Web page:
Archives for posts with tag: Cars

To Porsche or not to Porsche, that is the question
Whether it is nobler in the mind to suffer the slings and arrows of outrageous fortune…

After a couple of months of suffering in direction-less taxis we quickly came to the realisation that we needed a car. The rental market is huge here, and finding one wasn’t a problem. However, the monthly cost was more than what we anticipated as anything larger than a car is roughly double the price.

Hubby was convinced on the need to buy and researched the options. It’s a strange car market in Qatar, with small 4WDs rare to come by, and cars have to be relatively new (circa 5 years) in order to get full insurance. I was setting my sights on a 2 door Pajero, while Hubby aimed at more ambitious (outrageous!) options. His ideal: a Porsche Cayenne.

I’ve dreamt of a Porsche for many years. Let me be honest now (because I think I can be honest with you, Internetland): there is nothing sexier than the 911’s arse (mmmmmmmmm *drool*)

:}~

Sexy Piece

And in my older years I dream of rescuing and doing up of these beauties:

1958 Sexy Piece

1958 Sexy Piece

The hulking great V8 Cayenne was never on my radar. I thought these ‘Remuera/Chelsea Tractors’ were a little ridiculous. Un-Porsche like. And, why would you? They don’t have an arse to die for, they are not sleek and sultry.

Porsche Cayenne S

Porsche Cayenne S

I pursued my more realistic dream of a practical small 4WD, while Hubby kept pressing forward with his Cayenne desires.

Due to the rarity of small 4WDs on the market they charge a premium. There’s a large gap between ‘smallish’ to Land Cruiser and GIANT AMERICAN TRUCK. Hubby did not want to consider car options for fear of DEATH AT ROUNDABOUTS.

This really does happen!

This really does happen!

So he looked. I argued. He continued. I denied. He hunted online. I looked too. We trekked Salwa Road in a wind-whipped sandstorm seeking other options.

The question: how can a Porsche be cheaper than a Pajero?!

With more Cayenne’s on the market, with all of the internal options in comparison to basic Japanese models, why wouldn’t you? My answer, obviously, is because it’s RIDICULOUS. That was my only reason. The quality was there. The cost. Meeting our basic needs and requirements. The niggling voice saying “but it’s a Porsche 4WD” needed adjusting. Soon changing to “but it’s a Porsche” to “but it’s a PORSCHE!”. Hubby had won. He had broken me down.

Yesterday we brought our baby home. We have now peaked in terms of cars, and never ever in our lives will we be able to afford another car like this. It’s a 4.8L V8 and purrs, PURRS like a contented lion. It has buttons aplenty, many of which we don’t know what they do, and we have plenty to learn.

It cost 80 Qatari Riyals to fill up. That’s £14 or NZ$27.

We will never be able to afford this again. So we’re doing it. We’re living the dream.

[Next car: 911?!]

After my brief visit to Doha in November I was almost certain I was not going to drive here. The roads are a scary place, full of large, white 4WDs, fluid lanes on the roundabout, constant honking, and a stop-anywhere attitude.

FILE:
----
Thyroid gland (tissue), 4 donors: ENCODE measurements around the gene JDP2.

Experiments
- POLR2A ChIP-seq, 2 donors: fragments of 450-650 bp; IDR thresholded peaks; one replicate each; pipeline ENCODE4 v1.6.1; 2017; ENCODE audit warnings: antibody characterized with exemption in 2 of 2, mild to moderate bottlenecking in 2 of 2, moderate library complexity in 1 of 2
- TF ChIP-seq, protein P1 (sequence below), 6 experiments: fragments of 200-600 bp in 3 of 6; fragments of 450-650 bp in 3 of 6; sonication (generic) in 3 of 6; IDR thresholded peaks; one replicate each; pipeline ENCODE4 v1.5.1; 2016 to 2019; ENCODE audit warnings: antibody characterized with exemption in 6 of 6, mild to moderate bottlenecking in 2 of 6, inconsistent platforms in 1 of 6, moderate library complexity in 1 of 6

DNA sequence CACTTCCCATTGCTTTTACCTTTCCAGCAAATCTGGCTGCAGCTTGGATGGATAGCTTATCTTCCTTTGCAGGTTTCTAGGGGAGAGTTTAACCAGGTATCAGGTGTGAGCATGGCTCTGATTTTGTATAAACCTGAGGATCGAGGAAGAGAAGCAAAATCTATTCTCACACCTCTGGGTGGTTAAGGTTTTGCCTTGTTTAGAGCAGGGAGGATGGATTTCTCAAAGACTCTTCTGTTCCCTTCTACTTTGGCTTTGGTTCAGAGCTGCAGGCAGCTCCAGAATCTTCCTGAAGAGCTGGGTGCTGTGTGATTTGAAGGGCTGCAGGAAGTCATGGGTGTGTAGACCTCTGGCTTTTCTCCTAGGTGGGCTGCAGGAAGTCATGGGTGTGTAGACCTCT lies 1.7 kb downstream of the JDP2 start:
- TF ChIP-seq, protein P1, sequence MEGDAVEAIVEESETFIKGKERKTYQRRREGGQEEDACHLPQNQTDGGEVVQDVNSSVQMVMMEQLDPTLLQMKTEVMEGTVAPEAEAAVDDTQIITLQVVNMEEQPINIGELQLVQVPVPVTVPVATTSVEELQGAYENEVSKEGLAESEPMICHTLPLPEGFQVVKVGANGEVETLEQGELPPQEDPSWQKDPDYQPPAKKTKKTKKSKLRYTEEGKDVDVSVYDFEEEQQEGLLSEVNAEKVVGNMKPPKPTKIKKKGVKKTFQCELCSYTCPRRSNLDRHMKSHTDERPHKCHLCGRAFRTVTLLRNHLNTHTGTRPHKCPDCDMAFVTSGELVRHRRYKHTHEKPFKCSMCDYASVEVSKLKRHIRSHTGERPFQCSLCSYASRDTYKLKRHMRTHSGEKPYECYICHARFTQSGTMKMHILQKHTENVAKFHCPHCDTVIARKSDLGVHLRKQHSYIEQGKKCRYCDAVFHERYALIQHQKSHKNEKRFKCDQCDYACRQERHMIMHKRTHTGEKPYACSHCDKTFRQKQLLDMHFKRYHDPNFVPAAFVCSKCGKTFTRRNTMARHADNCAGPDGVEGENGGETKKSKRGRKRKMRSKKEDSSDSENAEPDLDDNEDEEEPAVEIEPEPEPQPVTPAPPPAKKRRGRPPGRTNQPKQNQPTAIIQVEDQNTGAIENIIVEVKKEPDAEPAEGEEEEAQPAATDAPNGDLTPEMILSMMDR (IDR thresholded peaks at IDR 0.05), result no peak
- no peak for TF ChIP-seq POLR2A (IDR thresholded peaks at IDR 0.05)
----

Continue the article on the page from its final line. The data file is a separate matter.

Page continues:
You have to get a car here, there aren’t really any other options. So, I tried getting a driver who kindly charged me the equivalent of £10 each way to and from work (and I thought the tube was expensive!). To cut costs I’ve tried getting a licensed Karwa taxi. The problem is, there aren’t that many of them, and the drivers are all new arrivals who have absolutely no idea where you want to go. But at least I’m cutting costs, despite the 30 minute wait this morning.

Walking is a completely different experience here. It’s not the done thing. Footpaths disappear suddenly so you end up walking through dust or on the road. But it’s the cars, the men, the random men…

The flash their lights. They toot. They creepily slow and cruise along beside you. You shake your head. They look at you strangely. You look confused and turn away. Anywhere else it would look like they were trying to pick up working girls, and that’s a little how we’re left feeling (are we wearing something inappropriate?), a little harassed. But they are just unlicensed taxis, trying to pick up business – it’s illegal for them to do so, and it’s illegal for you to use them.

It looks like getting a car and driving myself is the best option. In preparation I’ve been looking up some ‘road rules’:

Rules of the Road by Rochester (from Qatar Living)

[Remember, your lives are in the hands of God: Have No Fear!]
Ten Top Tips for driving in the Gulf

1. Keep to your lane!

Landcruisers, BMWs and Mercedes may use the fast lane.

All other cars should keep to the right.

2. On entering a round-about, remember God preserves the Pure in Heart.
Just drive straight in and He will protect you.

3. The right lane of a round-about is reserved for taxis to drop off passengers.

4. Double parking on round-abouts is only permitted if vendors are selling National Flags or watermelons.

5. Take the right hand lane if you are turning left, and vice versa.

6. If ‘other’ types of car use the fast lane, flash your headlights and they will get out of the way. Failing this, a gentle nudge to the bumper will do the trick.

7. Red traffic lights mean Stop! Green means Go!
* [Landcruisers and pickups are exempt from this rule.]

8. Always stay back at least ten inches from the car in front of you.
* [Landcruisers and pickups are exempt from this rule.]

9. Children sitting on the driver’s lap need not use a safety belt.

10. Use your horn frequently to signal “Have a Nice Day, Brothers!”

I will always wear my seatbelt. (“Make it click!”)

Wish me luck…!